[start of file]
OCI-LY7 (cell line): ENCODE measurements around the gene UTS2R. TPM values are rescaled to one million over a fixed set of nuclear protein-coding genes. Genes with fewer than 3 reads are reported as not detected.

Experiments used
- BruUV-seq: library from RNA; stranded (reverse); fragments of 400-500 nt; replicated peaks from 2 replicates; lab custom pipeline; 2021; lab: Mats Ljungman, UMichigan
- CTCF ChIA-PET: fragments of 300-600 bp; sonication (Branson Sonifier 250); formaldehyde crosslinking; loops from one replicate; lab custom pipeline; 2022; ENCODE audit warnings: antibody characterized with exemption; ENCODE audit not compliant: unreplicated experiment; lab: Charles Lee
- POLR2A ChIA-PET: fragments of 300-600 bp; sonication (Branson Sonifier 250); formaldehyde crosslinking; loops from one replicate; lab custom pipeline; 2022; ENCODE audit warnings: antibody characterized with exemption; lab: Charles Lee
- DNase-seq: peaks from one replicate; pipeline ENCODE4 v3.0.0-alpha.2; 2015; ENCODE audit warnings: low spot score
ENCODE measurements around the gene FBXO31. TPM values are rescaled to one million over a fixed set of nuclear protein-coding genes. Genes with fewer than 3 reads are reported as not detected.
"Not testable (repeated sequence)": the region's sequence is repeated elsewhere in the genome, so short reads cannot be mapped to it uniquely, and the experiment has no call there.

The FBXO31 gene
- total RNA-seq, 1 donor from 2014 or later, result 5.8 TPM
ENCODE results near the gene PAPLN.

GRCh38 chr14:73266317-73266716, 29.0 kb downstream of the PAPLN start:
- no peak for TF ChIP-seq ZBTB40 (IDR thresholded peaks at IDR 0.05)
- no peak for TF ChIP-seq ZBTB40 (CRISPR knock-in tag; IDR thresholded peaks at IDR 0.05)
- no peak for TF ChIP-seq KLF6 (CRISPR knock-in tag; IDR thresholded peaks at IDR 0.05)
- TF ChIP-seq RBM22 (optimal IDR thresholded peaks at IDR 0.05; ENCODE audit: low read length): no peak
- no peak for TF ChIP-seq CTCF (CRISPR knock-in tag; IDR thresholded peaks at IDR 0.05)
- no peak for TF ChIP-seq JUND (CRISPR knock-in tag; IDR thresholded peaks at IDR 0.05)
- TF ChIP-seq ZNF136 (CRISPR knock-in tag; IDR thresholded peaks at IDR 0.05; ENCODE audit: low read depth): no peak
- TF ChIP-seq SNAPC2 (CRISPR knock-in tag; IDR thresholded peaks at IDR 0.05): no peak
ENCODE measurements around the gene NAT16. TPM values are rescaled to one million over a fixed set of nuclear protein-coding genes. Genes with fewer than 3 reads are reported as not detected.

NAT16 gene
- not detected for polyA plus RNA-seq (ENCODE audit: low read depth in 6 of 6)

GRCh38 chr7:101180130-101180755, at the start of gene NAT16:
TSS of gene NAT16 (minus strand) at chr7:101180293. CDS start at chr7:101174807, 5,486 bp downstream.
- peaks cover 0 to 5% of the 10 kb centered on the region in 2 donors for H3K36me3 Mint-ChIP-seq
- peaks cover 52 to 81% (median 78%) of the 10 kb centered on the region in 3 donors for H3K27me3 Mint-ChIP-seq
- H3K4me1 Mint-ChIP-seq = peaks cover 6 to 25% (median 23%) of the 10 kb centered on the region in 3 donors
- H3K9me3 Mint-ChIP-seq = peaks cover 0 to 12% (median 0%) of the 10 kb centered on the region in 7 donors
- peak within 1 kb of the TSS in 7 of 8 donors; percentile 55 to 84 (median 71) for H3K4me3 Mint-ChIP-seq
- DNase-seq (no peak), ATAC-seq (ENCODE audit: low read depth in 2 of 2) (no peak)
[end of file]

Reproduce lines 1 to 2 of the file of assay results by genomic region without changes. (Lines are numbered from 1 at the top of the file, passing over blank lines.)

OCI-LY7 (cell line): ENCODE measurements around the gene UTS2R. TPM values are rescaled to one million over a fixed set of nuclear protein-coding genes. Genes with fewer than 3 reads are reported as not detected.

Experiments used